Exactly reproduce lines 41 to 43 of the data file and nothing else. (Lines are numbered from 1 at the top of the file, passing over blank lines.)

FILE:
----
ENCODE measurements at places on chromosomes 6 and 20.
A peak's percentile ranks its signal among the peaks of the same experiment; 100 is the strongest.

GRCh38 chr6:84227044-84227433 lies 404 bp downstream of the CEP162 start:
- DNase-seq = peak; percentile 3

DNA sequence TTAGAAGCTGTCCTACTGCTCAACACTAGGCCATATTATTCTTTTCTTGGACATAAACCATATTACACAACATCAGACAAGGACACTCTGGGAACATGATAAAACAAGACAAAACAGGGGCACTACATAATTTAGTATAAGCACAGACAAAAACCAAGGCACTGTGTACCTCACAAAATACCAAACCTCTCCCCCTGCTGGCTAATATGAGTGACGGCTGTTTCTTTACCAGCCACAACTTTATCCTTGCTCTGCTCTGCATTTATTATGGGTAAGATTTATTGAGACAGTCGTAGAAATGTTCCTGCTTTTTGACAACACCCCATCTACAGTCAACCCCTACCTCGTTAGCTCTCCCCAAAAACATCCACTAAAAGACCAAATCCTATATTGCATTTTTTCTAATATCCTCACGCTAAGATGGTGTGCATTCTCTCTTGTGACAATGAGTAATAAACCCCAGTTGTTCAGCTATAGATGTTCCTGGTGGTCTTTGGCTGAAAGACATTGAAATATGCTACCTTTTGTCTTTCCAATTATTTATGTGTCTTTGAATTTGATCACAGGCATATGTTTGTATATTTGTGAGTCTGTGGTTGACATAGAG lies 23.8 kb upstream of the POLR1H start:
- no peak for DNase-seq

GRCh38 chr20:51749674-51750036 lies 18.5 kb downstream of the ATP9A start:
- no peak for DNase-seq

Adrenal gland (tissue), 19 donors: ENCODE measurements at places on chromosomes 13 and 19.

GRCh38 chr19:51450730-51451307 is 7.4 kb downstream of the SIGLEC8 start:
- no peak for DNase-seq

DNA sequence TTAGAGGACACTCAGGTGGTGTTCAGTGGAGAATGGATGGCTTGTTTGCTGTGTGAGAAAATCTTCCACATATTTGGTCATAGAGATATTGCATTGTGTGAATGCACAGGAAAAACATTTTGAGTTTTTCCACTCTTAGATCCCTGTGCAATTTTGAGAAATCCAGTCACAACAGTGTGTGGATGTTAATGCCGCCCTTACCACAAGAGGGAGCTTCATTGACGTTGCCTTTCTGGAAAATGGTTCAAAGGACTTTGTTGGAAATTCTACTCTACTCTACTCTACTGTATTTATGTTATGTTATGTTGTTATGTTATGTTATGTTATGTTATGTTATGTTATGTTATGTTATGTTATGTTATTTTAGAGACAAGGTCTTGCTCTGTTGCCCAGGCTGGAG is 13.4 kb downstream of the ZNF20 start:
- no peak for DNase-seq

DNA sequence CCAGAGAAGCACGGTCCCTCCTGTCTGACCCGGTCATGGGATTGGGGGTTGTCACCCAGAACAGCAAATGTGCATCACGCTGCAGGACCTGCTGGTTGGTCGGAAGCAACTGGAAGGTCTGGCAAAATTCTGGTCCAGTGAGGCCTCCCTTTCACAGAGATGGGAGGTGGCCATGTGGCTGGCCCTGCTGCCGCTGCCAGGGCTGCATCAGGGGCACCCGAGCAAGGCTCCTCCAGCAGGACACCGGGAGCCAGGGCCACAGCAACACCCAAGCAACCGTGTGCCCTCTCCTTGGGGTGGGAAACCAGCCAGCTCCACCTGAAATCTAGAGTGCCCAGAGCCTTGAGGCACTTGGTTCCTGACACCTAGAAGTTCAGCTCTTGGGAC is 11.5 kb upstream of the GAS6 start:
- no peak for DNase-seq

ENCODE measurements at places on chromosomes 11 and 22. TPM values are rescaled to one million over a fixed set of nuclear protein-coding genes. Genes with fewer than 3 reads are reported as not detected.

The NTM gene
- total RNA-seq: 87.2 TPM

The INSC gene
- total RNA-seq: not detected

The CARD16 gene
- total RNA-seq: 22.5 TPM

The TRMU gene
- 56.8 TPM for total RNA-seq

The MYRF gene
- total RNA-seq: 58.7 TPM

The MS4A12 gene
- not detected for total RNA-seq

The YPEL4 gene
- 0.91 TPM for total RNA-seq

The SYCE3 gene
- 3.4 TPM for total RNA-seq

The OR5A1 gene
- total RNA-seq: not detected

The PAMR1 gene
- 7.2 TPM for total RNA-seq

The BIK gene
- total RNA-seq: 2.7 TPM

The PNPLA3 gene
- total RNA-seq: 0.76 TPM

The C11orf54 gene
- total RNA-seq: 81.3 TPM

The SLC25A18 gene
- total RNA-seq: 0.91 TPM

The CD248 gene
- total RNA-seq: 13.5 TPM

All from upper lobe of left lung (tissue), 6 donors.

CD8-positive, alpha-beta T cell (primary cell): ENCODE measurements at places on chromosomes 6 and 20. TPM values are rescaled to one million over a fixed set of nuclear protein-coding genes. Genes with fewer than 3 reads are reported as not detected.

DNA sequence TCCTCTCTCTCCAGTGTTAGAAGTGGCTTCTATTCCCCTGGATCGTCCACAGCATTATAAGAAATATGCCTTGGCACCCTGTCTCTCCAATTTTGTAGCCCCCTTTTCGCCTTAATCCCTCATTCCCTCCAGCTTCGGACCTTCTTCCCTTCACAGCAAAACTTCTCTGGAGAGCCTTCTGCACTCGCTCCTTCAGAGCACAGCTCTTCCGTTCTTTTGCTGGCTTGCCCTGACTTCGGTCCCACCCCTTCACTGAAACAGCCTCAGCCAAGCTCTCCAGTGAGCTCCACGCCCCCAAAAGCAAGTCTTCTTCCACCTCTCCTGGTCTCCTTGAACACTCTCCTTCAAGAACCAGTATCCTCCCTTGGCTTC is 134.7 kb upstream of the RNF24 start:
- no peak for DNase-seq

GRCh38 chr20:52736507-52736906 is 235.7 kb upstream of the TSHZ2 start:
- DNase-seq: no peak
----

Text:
The C11orf54 gene
- total RNA-seq: 81.3 TPM

The SLC25A18 gene